The irony is that Shapiro does not need to defend vanguard politics. Powerful people who engage in action from above, when that action is necessary to defend against domination, can be held accountable, if not before then at least after they engage in their action. If they are held accountable to the people whom they represent in some institutionalized way, then they are not operating as a vanguard. Vanguards justify their power by virtue of being right, period. They deny the need to justify their actions and to be held accountable to the people over whom they exercise power. While power is as omnipresent in a democracy as it is in any other form of government, it is more publicly accountable.
Public accountability plays a silent but essential role in Shapiro's sensible discussion of governing children. He defends a "dual regime" of shared parental and governmental power. Both parental and public powers are held in trust of children's interests. For any government agency to be a democratic trustee of children's interests in education, it must be publicly accountable. Otherwise the government trustee would be autocratic, not democratic.
Something similar can be said about democratic justice as it applies to the other life stages around which Shapiro organizes his book. Making the family less patriarchal is not the same as making it more democratic. An autocratic regime could require a more equal division of labor within the family than what exists in the United States today. Democratic justice is served only when the division of labor within the family supports democratic citizenship (as patriarchalism does not) and is also freely supported by democratic citizens (as has yet to occur in the United States). Democratic justice may therefore sound like a tall order. It is.
Although Shapiro criticizes other perspectives for not being sufficiently attuned to political power, his own perspective on democratic justice neglects the most basic consideration about political power: its tendency to be abused by those who wield it. What can account for such selective blindness to the value of public accountability? If we value democracy solely as a subordinate good and not more directly for the equal political liberties that it also entails, then we may give it up far too readily whenever the results of a democratic process offend our substantive political commitments. The rights that democratic justice entails include equal political liberties for all law-abiding adults-regardless of color, gender, ethnicity, income, or wealth. These liberties include the right to vote in free and fair elections, to speak openly to people in power without fear of retri bution, and to prevent powerful people from abusing their public trust.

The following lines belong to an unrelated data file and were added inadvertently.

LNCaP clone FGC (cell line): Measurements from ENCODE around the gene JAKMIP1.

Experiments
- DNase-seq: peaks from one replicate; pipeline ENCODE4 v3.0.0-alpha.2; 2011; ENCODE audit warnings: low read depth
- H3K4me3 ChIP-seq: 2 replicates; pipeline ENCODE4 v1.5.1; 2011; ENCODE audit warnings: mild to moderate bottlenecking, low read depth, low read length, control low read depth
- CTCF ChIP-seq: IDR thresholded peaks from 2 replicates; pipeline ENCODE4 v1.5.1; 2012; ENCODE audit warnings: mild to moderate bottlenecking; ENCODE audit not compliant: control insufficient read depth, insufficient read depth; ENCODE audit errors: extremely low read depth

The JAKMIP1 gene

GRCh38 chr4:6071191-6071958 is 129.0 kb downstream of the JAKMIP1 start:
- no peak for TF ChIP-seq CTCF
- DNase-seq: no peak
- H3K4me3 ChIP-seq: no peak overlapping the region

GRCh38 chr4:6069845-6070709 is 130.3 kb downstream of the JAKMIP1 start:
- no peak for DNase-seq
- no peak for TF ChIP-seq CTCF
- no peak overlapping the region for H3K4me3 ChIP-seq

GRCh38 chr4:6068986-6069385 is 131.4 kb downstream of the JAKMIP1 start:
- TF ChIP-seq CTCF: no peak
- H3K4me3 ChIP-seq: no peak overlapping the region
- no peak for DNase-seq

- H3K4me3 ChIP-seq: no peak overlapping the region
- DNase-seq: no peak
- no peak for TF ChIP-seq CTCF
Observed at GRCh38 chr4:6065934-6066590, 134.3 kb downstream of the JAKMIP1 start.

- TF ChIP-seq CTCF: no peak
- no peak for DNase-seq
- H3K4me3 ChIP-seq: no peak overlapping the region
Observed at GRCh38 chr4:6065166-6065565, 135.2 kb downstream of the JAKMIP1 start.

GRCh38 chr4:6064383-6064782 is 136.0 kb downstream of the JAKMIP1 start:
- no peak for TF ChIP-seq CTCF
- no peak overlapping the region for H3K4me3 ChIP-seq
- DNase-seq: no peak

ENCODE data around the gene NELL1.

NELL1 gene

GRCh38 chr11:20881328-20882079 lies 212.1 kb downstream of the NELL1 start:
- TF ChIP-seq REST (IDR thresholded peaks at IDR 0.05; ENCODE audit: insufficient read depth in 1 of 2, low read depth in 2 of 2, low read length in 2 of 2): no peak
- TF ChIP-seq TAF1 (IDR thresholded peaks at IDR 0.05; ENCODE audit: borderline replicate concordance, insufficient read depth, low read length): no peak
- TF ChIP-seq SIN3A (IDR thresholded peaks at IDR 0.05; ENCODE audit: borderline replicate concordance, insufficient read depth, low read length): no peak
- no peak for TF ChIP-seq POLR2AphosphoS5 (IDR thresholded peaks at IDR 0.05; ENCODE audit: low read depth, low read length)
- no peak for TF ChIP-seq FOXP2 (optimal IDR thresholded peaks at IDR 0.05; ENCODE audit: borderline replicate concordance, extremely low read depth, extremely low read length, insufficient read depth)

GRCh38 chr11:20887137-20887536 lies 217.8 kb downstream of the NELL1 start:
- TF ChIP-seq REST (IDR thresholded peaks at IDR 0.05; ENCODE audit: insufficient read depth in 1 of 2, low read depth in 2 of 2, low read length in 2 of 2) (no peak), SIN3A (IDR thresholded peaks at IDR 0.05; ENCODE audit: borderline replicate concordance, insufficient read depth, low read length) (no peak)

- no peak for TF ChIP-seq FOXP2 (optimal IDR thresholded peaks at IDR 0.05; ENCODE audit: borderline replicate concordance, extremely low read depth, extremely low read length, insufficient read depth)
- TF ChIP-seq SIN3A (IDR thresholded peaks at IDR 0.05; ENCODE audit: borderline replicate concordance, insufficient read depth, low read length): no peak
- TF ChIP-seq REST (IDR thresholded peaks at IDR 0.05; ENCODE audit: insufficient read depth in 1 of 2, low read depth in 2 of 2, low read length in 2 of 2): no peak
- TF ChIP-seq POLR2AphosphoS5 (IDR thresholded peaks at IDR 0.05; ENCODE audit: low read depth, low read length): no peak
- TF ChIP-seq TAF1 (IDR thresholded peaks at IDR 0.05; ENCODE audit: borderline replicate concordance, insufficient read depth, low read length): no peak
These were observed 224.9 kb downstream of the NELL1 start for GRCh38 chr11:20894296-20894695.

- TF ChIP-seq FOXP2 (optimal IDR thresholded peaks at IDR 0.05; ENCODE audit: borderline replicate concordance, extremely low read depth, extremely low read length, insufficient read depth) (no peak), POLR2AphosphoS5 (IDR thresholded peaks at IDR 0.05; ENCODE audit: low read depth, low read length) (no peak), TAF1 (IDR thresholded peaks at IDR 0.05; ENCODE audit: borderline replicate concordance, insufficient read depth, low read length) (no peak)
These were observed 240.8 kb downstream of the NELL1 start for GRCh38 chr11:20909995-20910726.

"Democratic justice," Shapiro writes, "requires that mechanisms of collective self-governance be as inclusive as possible, limited by necessity only." Taking the requirement of inclusion seriously raises another critical question about democratic justice that Shapiro neglects: Are there mechanisms of collective self- governance that can include noncitizens when their interests are significantly affected by American politics? A lot of American politics significantly affects noncitizens: dumping toxic waste on other countries, failing to pay dues to the United Nations, restricting immigration in ways that discriminate against the neediest noncitizens, and bombing some civilian populations are only a few examples. To the extent that powerful countries like the United States make political decisions that adversely affect the lives and livelihoods of noncitizens who have no say in these decisions (or in those of their own authoritarian countries), democratic justice is violated. Mutually binding laws should be mutually justified.
In the absence of a federated world government, democratic accountability for foreign policy is impossible. This is a serious limit to democratic justice in our world, which more representative international organizations cannot fully overcome. There may be no better alternative to recommend than that democratic citizens think morally about their commitment to all individuals, not only to their fellow citizens. Shapiro concentrates on the life cycle of American citizens and therefore overlooks the problem of reconciling democratic justice in the United States with a foreign policy that affects noncitizens at least as much as it affects citizens.
Because power tends to corrupt and absolute power corrupts absolutely, public accountability may be the most important feature of democracy. When accountability is absent, so is democracy. But accountability, even when it works reasonably well, does not guarantee justice for two reasons that tell us a lot about why the union of democracy and justice will always have its limitations. First, even the best democratic procedures will sometimes yield unjust outcomes. Second, even good-willed and well- informed people reasonably disagree about whether some outcomes are just. To recommend imposing outcomes from above is not a solution but part of the problem of political tyranny to which democracy is a response. Democracy and justice may be joined only through public accountability and only imperfectly.